Consequently, the government has prioritised the need to change its energy mix, and is now implementing an "Energy Master Strategy" that has at its core a strategic objective to increase the percentage contribution of renewable energy to its total energy consumption needs. It has been estimated that the viable potential for renewable energy for power generation – excluding the more long-term options of solar photovoltaic technologies, hybrid solar/natural gas and an ambitious hydro power scheme - amounts to approximately 3,350 GWh/year. The Energy Master Strategy envisages that 10% of the country's energy will be produced from renewable sources by 2020. With this in mind, a series of new laws and policies have been adopted in recent years.

It is intended that the renewable mix will be around:

  • solar - 60%;
  • wind - 30%; and
  • waste-to-energy (WTE) - 10%.

The most noteworthy new law is the Renewable Energy and Energy Efficiency Law (REEL). This was promulgated by Jordan's Parliament in April 2012 and further develops and refines the previous renewable energy law of 2010.
Under the REEL of 2012, several new initiatives were introduced. This included the following:

  • facilitation of a "Direct Proposal" option, whereby, for projects of less than 500 MW, private sector developers would be able to submit their proposals without having to go through the normal Jordanian compulsory competitive tender process;
  • allowing citizens to sell electricity back to the national grid; and
  • creation of a new Renewable Energy and Energy Efficiency Fund to provide ad hoc funding for the exploitation of renewable energy resources generally, promote initiatives to rationalise energy consumption and promote the development of smaller scale renewable energy facilities.

The "Direct Proposal" option that was first introduced under the 2010 law and then further refined and developed under the 2012 REEL has already been welcomed by the developer community and many companies have already taken the opportunity to make unsolicited proposals for renewable energy projects. It has been reported that the Ministry of Energy & Mineral Resources initially received approximately 100 Direct Proposals but has now reduced the list of possible projects down to around 20.

As part of this initiative, Jordan's Minister of Energy, Alaa Batayneh, announced on 20 February 2013 that Jordan has entered discussions with two private sector companies for the establishment of a 10 MW photovoltaic solar power plant and wind farm with a capacity of 117MW, and that it expects that the negotiations will be completed in April 2013.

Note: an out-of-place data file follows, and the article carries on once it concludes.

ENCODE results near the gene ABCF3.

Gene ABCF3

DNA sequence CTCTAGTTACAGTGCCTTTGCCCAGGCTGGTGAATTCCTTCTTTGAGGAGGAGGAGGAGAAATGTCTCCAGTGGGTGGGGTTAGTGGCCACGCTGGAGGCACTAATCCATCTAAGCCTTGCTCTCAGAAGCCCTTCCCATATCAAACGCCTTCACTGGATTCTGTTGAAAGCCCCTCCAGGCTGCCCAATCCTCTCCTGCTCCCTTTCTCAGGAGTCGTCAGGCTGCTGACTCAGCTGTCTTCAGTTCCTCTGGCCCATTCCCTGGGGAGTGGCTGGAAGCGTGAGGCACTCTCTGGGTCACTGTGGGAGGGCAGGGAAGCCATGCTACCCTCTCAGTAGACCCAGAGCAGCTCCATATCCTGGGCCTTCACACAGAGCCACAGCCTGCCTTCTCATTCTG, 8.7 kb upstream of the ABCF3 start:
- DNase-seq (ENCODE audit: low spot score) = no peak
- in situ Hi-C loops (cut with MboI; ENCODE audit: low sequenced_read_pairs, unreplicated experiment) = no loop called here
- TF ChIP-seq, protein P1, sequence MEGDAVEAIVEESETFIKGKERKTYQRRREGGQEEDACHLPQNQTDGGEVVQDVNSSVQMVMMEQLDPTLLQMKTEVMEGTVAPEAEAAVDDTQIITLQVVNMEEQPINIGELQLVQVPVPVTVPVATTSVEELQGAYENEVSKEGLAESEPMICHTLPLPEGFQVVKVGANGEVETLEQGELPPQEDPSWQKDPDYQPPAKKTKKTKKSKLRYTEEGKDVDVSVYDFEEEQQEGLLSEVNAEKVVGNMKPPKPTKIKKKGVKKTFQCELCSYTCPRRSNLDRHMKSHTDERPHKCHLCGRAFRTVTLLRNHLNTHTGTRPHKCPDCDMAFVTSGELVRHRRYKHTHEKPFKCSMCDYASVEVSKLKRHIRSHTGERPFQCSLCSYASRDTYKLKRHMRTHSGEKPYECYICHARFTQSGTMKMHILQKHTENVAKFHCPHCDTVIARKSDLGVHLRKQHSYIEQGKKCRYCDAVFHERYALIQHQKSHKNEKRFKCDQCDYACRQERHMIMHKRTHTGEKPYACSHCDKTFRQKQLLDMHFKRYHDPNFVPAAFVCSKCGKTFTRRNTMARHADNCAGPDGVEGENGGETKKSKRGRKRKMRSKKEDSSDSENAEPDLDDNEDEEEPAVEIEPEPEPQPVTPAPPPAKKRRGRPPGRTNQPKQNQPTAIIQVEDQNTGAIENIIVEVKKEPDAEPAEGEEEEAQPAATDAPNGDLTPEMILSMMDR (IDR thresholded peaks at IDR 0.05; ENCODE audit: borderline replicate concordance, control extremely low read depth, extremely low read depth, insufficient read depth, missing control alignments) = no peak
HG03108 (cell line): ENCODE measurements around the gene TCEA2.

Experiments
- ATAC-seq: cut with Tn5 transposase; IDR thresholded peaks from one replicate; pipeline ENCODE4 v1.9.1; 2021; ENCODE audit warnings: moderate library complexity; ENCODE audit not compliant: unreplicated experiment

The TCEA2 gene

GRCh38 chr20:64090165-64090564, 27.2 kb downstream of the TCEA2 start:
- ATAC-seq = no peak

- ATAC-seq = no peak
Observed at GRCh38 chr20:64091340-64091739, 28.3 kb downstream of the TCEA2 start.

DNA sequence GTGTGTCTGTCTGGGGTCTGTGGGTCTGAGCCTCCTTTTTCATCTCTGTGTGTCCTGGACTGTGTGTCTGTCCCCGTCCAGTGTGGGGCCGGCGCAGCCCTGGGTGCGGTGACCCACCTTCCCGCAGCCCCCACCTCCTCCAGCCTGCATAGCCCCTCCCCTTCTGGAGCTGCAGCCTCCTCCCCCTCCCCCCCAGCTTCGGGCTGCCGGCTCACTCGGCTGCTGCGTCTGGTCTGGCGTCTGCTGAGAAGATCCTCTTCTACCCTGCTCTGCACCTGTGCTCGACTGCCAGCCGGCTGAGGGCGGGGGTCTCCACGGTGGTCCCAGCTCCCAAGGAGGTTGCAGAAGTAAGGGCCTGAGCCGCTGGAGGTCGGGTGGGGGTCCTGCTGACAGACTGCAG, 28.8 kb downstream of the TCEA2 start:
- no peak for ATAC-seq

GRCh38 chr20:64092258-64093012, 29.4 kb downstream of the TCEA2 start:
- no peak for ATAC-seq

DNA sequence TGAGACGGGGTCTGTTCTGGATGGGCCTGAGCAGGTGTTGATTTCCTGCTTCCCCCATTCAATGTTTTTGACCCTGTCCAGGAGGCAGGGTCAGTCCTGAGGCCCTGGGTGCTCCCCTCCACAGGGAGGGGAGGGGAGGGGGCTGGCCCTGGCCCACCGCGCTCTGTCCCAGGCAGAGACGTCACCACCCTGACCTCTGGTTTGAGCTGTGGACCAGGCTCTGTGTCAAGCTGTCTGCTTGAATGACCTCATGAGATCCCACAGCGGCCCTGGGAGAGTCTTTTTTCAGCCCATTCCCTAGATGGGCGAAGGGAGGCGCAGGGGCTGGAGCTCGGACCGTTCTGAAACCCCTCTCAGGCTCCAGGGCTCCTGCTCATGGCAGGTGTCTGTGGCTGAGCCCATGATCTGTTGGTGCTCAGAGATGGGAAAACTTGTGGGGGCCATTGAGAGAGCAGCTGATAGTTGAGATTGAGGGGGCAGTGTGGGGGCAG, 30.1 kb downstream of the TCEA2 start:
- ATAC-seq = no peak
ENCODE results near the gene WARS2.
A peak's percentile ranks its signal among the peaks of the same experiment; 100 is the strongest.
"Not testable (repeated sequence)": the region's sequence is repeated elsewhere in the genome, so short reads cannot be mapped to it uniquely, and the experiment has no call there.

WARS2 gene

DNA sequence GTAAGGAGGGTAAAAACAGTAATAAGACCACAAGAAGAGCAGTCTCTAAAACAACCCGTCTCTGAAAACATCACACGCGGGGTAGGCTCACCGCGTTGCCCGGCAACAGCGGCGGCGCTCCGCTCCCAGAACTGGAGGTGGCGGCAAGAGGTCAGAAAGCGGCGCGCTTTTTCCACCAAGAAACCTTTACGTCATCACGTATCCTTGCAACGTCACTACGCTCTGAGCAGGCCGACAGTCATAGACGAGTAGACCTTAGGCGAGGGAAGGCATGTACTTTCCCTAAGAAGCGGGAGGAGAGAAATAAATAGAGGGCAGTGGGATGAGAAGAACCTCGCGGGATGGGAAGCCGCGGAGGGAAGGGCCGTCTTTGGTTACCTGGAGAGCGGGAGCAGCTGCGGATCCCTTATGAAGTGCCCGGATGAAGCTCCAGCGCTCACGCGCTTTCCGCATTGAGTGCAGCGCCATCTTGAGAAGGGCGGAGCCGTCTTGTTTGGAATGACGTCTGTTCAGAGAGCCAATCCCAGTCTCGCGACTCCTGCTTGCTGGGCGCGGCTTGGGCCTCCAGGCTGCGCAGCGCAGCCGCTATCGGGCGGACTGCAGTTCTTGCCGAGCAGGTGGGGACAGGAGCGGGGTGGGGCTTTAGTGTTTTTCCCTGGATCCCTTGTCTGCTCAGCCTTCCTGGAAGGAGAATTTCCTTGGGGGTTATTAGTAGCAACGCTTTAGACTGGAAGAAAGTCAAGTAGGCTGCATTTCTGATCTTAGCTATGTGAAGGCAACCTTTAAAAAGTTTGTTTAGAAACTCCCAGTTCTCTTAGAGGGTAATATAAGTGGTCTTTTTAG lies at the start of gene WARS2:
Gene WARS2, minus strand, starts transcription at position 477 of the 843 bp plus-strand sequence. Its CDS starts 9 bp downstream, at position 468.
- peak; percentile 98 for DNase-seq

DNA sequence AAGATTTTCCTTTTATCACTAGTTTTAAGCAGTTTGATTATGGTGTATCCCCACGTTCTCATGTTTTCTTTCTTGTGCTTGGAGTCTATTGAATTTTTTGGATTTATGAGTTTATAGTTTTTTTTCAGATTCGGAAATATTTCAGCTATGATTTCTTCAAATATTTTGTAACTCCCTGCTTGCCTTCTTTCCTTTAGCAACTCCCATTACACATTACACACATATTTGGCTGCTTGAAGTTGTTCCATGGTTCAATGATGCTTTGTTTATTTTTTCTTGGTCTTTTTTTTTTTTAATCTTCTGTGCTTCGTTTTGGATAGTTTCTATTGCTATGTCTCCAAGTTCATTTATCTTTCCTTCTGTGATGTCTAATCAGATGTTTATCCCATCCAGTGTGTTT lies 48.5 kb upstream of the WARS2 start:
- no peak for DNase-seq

The solar plant is to be built by Philadelphia Solar Power Company at a cost of JOD 16 million (approximately USD 23 million). It will be located on the outskirts of Mafraq and will be built on a build-operate-own basis, and should be completed by mid-2014.

The wind farm will be built by local Jordan Wind Power Company at a cost of JOD 205 million (approximately USD 290 million). It will be located on the outskirts of Tafileh and is scheduled for completion by 2014.

Importantly, Mr Batahney calculates that the energy produced by these projects will be available at a cheaper rate per kilowatt/hour than compared with the current average costs of fossil-fuel alternatives.

It is expected that there will be many more announcements, such as this latest news from Mr Batahney, as Jordan explores this element of its Energy Master Strategy, which will be offering domestic and foreign renewable energy firms interesting opportunities in projects across Jordan.

Kingdom of Saudi Arabia

In KSA demand for energy is set to increase to levels that significantly exceed current installed generation capacity. Furthermore, there is a desire to reduce the reliance on domestically produced oil and gas which could be exported if not used for power generation. It has been recently reported that KSA expects to be 100% reliant on renewable energy sources within the next few decades.